Myles Connolly, Mr. Blue, 1929.

Georges Bernanos, Joy, 1929.

Miquel de Unamuno, Saint Emanuel, Martyr, 1930.

Maurice Baring, Robert Peckham, 1930.

Gertrud von Le Fort, The Song at the Scaffold, 1931.

Francois Mauriac, The Viper’s Tangle, 1932.

Maurice Baring, Darby and Joan, 1935.

Georges Bernanos, Diary of a Country Priest, 1936.

Georges Bernanos, Mouchette, 1937.

J.R.R. Tolkien, The Hobbit, 1937.

Morley Callaghan, More Joy in Heaven, 1937.

Ignazio Silone, Bread and Wine, 1937.

Riccardo Bacchelli, The Mill On the Po, 1938.

Joseph Roth, The Legend of the Holy Drinker, 1939.

Riccardo Bacchelli, Nothing New Under the Sun, 1940.

Graham Greene, The Power and the Glory, 1940.

Franz Werfel, Song of Bernadette, 1941.

Irene Nemirovsky, Suite française, 1942.

George Bernanos, Monsieur Quine, 1943.

Graham Greene, The Ministry of Fear, 1943

Hermann Broch, The Death of Virgil, 1945.

Evelyn Waugh, Brideshead Revisited, 1945.

Francois Mauriac, A Woman of the Pharisees, 1946.

Franz Werfel, Star of the Unborn, 1946.

Graham Greene, The Heart of the Matter, 1948.

Giovanni Guareschi, Little World of Don Camillo, 1948.

Evelyn Waugh, Helena, 1950.

Elisabeth Langgasser, The Quest, 1950.

Graham Greene, The End of the Affair, 1951.

Paul Horgan, Things As They Are, 1951

Flannery O’Connor, Wise Blood, 1952.

Jose Maria Gironella, The Cypresses Believe in God, 1953.

Jack Kerouac, On the Road, 1957.

John Howard Griffin, The Devil Rides Outside, 1952.

J.R.R. Tolkien, The Lord of the Rings, 1954-55.

Heimito von Doderer, The Demons, 1956.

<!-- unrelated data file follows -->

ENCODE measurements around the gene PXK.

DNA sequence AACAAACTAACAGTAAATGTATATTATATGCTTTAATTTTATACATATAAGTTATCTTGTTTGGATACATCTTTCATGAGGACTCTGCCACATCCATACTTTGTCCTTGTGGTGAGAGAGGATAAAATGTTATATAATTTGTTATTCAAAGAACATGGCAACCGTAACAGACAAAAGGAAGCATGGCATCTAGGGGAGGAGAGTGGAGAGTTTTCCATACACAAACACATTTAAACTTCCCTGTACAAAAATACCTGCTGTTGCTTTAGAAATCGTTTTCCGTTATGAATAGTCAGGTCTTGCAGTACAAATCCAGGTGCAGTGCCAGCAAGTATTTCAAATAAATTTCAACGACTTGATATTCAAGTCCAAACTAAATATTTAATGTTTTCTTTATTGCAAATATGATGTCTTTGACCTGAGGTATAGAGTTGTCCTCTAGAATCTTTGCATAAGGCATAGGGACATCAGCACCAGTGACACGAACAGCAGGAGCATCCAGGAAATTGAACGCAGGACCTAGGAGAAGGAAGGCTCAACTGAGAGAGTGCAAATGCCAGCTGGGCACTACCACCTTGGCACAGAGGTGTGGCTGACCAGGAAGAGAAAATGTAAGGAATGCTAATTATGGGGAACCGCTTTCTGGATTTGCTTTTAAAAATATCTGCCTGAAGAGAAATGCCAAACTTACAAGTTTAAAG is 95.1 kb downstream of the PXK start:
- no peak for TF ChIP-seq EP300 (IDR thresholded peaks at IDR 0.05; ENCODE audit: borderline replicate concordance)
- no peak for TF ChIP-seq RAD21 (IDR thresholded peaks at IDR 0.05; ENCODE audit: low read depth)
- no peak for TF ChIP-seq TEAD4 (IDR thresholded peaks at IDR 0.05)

Julien Green, The Transgressor, 1956.

Alfred Doblin, Tales of a Long Night, 1956.

Caroline Gordon, The Malefactors, 1957.

Shusaku Endo, Wonderful Fool, 1959.

Walter M. Miller, A Canticle for Leibowtiz, 1960.

Julien Green, Each in His Own Darkness, 1960.

William Goyen, The House of Breath, 1960

Flannery O’Connor, The Violent Bear It Away, 1960.

Shusaku Endo, Volcano, 1960.

Morley Callaghan, The Many Colored Coat, 1960.

Morley Callaghan, A Passion in Rome, 1961.

Edwin O’Connor, The Edge of Sadness, 1962.

J.F. Powers, Morte D’Urban, 1962

Anthony Burgess, The Wanting Seed, 1962.

Shusaku Endo, Silence, 1966.

Rumer Godden, In This House of Brede, 1969.

Muriel Spark, The Driver’s Seat, 1970.

Walker Percy, Love in the Ruins: The Adventures of a Bad Catholic at a Time, 1971.

Julien Green, The Other One, 1971.

William Peter Blatty, The Exorcist, 1971.

Otfried Preussler, The Curse of the Darkling Mill, 1972.

Brian Moore, Catholics: A Novel, 1972.

Jon Hassler, Staggerford, 1977.

Shusaku Endo, The Samurai, 1980.

David Lodge, How Far Can You Go? (Souls and Bodies, USA), 1980.

Walker Percy, The Second Coming, 1980.

Czeslaw Milosz, The Issa Valley: A Novel, 1981.

Alice Thomas Ellis, The 27th Kingdom, 1982.

Torgny Lindgren, Bathsheba, 1984

Morley Callaghan, Our Lady of the Snows, 1985.

Brian Moore, Black Robe: A Novel, 1985.

Torgny Lindgren, Light, 1987.

Walker Percy, The Thanatos Syndrome, 1987

J.F. Powers, Wheat That Springeth Green, 1988.

Shusaku Endo, Scandal, 1988.

Muriel Spark, A Far Cry from Kensington, 1988.

Piers Paul Read, On the Third Day, 1990

Alice Thomas Ellis, The Inn at the Edge of the World, 1990.

Ayako Sono, The Watcher from the Shore, 1990, English trans.

Ron Hansen, Mariette in Ecstasy, 1991.

David Plante, The Accident, 1991.

P.D. James, The Children of Men, 1992.

Sara Maitland, Daughter of Jerusalem, 1995